What Is Squamous Cell Carcinoma?

Squamous cell skin cancer is the second most common skin cancer found in Caucasians, usually fairer-skinned people.

This type of skin cancer typically begins in the squamous cells which are the thin, flat cells that make up the epidermis, or the outermost layer of our skin.

The good news is, it is usually not life-threatening. However, it can be aggressive if left untreated and can grow large or spread to other parts of your body.


Approximately 700,000 people in the United States are diagnosed with this type of skin cancer each year.

Signs and Symptoms of Squamous Cell Carcinoma

Squamous cells are the flat cells located in the outermost layer of our skin – the ones that continually shed. They are also the ones that can be damaged by the ultraviolet (UV) light from the sun, indoor tanning and other agents, causing the development of squamous cell carcinoma, the second most commonly diagnosed type of skin cancer after basal cell carcinoma.

Causes and Diagnoses of Squamous Cell Carcinoma

Having one or more of the risk factors below does not mean that you will ever develop skin cancer. In addition, not having any of these risk factors doesn’t mean that you will not develop skin cancer. While some risk factors like your complexion or family history are out of your control, there are others you can do something about, like exposure to ultraviolet (UV) light and no indoor tanning.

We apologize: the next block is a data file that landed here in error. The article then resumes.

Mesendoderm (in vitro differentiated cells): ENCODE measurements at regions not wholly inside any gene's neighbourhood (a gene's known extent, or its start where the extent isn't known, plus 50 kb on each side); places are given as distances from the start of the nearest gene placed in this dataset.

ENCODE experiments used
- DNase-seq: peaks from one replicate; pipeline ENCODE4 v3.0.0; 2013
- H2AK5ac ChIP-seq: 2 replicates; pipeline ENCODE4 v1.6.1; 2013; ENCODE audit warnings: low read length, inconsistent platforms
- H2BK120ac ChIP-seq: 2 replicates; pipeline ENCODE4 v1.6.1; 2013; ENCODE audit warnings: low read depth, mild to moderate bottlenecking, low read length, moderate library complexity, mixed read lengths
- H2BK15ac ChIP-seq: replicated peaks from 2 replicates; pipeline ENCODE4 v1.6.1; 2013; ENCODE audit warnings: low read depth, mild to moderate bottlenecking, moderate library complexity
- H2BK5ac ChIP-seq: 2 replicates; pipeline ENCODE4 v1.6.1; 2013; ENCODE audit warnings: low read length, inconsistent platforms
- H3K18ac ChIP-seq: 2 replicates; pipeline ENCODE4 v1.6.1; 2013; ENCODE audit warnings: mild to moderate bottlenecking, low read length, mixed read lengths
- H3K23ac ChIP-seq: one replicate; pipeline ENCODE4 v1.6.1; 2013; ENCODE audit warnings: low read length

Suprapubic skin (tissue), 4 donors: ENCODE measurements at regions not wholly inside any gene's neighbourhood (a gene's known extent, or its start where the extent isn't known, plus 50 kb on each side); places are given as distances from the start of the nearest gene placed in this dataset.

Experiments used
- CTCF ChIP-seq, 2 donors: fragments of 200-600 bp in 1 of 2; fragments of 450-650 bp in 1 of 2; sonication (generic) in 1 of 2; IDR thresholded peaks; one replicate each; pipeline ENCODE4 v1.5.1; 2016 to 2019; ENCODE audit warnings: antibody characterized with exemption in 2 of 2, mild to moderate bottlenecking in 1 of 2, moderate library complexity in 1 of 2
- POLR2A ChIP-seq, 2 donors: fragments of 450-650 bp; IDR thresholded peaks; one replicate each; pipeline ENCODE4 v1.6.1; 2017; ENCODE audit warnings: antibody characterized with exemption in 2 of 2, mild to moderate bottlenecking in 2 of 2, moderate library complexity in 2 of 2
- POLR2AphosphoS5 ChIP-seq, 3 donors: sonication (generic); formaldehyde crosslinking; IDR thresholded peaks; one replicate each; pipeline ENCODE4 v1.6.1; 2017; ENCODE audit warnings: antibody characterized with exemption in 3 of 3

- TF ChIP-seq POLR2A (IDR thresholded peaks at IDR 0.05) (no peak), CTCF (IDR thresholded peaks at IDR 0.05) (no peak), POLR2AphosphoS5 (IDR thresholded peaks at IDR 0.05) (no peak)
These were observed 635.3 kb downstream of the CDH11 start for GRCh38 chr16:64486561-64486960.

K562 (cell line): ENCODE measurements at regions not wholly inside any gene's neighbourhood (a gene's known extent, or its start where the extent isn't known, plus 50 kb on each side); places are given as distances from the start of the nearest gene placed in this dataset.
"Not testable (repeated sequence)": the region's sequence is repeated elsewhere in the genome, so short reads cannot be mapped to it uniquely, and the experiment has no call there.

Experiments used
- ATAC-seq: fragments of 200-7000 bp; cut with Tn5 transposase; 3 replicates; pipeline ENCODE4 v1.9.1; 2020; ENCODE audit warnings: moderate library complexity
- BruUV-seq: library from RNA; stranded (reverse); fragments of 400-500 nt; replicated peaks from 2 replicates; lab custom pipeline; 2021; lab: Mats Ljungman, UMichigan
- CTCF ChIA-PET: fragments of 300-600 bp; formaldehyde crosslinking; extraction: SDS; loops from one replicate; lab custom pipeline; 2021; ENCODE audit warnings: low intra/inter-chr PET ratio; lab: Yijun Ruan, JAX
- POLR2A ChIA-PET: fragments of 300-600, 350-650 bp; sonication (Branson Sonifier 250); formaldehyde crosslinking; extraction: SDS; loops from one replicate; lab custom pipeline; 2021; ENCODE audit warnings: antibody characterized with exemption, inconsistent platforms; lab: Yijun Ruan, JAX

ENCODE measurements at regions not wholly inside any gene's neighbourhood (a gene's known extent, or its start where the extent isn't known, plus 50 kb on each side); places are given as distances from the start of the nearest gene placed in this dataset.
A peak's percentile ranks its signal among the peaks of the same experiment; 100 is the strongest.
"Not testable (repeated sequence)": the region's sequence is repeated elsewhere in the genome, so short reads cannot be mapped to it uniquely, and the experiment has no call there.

The risk factors for squamous cell skin cancer include:

  • Your age
  • Being a male
  • Excessive exposure to UV radiation – from the sun and/or tanning beds
  • History of skin cancer
  • Immunosuppression
  • Radiation exposure
  • Exposure to certain chemicals
  • Human papillomavirus (HPV) infection
  • Smoking

Diagnosing squamous cell carcinoma

In order to determine if you have skin cancer, our team will perform a comprehensive skin exam, checking your skin for bumps or spots that look abnormal in color, size, shape or texture.

Our team will also review your medical history and ask you about:

  • Your past exposure to the sun
  • Your personal or family history of skin conditions
  • When you first noticed the spot on your skin
  • If the spot has changed at all in size or appearance

Following the exam, if we think your spot should be evaluated further, we will biopsy the spot and send the tissue sample to our dermatopathology lab where our pathologist will examine it. If cancer is found, your doctor will discuss the different options you will have for removing the squamous cell carcinoma.

Squamous Cell Carcinoma Treatments

There are several ways to remove your skin cancer depending on its size, location on your body, your age and overall health.

Our treatment options include: